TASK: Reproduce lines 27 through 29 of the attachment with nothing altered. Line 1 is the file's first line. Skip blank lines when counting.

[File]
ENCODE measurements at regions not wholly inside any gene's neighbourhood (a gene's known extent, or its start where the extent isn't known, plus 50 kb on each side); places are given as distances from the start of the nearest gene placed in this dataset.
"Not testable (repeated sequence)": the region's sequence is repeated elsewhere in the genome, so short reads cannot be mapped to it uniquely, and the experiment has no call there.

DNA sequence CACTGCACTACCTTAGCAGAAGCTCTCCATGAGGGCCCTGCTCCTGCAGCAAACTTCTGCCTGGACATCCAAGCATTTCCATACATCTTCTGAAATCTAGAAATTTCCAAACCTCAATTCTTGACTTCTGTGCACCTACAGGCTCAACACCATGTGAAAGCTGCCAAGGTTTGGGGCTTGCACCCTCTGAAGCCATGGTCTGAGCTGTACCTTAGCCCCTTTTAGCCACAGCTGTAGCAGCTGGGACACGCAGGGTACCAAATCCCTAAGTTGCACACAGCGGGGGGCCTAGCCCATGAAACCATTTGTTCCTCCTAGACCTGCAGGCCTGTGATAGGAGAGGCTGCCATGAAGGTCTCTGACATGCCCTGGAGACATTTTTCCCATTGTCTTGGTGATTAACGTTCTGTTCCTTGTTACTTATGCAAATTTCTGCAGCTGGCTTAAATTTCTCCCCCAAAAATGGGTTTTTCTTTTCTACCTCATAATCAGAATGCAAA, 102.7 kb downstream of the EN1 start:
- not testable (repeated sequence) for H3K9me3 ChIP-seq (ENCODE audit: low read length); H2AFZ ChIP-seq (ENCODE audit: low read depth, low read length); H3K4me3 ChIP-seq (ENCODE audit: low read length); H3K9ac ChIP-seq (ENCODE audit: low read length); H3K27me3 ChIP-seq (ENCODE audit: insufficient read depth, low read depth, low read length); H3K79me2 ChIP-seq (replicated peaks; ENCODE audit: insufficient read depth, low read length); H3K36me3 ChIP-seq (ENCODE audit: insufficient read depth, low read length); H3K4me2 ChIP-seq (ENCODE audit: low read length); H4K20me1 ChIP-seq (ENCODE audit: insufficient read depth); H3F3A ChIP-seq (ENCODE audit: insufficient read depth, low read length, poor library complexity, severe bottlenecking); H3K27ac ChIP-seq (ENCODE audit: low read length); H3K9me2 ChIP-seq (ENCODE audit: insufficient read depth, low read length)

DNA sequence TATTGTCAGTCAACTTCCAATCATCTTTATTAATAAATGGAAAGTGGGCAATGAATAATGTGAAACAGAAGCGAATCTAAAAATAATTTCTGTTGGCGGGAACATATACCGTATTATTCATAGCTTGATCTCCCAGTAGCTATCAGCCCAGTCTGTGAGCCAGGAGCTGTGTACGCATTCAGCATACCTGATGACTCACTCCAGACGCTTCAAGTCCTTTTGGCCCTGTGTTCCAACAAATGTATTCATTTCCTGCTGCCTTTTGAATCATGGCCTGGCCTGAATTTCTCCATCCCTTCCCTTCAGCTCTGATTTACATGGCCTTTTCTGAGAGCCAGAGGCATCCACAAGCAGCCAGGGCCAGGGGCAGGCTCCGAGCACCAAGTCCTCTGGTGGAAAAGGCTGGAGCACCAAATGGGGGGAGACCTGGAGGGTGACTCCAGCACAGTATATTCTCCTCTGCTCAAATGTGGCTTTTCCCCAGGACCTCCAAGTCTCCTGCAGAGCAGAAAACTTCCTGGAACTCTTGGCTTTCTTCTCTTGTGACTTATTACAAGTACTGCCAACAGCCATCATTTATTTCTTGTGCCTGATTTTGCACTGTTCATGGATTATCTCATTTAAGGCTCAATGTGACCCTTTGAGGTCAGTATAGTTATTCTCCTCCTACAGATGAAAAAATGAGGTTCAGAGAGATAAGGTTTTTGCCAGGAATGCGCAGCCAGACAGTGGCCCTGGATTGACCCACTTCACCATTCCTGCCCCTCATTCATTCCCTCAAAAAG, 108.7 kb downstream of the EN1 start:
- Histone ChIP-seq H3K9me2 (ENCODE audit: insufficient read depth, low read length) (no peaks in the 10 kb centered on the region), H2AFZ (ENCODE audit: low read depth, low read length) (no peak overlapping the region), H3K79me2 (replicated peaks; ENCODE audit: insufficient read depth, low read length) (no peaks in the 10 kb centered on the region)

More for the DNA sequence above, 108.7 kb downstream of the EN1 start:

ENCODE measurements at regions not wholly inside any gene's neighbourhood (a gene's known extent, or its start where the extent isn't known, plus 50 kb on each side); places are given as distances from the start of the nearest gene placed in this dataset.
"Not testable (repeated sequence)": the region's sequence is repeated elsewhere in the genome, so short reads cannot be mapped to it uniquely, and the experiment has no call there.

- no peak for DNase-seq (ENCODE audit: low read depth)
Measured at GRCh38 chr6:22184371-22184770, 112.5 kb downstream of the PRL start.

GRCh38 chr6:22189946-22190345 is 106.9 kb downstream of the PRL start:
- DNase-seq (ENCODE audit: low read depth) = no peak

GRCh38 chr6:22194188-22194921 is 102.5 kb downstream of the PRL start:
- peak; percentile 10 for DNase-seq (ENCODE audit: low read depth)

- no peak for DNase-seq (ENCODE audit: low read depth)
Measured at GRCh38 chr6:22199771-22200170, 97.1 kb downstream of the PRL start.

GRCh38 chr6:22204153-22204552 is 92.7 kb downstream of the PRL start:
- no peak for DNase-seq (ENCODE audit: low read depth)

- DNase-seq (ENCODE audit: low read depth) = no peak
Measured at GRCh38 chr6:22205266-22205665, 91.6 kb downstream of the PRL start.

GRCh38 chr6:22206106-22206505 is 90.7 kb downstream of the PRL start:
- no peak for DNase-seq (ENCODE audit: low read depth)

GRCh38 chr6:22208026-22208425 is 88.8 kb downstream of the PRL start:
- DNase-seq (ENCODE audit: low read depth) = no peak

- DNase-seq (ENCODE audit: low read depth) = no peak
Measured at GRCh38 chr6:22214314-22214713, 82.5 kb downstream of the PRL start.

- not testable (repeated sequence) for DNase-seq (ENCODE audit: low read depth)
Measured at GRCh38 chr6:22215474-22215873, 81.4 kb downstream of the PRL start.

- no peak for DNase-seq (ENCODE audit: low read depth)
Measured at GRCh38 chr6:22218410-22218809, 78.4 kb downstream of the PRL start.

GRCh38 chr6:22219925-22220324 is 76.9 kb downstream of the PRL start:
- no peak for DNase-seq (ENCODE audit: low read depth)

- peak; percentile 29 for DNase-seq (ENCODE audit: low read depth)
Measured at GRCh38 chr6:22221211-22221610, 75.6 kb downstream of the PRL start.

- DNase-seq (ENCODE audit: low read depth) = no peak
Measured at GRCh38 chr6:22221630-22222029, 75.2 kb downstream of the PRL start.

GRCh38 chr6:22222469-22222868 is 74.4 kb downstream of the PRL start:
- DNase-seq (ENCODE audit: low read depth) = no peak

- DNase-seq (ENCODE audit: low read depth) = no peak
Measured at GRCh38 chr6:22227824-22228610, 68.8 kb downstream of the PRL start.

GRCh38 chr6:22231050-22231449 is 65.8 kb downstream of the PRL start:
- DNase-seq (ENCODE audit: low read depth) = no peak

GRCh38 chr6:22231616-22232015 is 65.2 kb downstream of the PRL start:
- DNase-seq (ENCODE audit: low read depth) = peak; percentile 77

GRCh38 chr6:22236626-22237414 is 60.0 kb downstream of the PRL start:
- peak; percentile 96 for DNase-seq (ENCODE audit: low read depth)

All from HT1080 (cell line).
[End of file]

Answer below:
Measured at GRCh38 chr6:22214314-22214713, 82.5 kb downstream of the PRL start.

- not testable (repeated sequence) for DNase-seq (ENCODE audit: low read depth)
Measured at GRCh38 chr6:22215474-22215873, 81.4 kb downstream of the PRL start.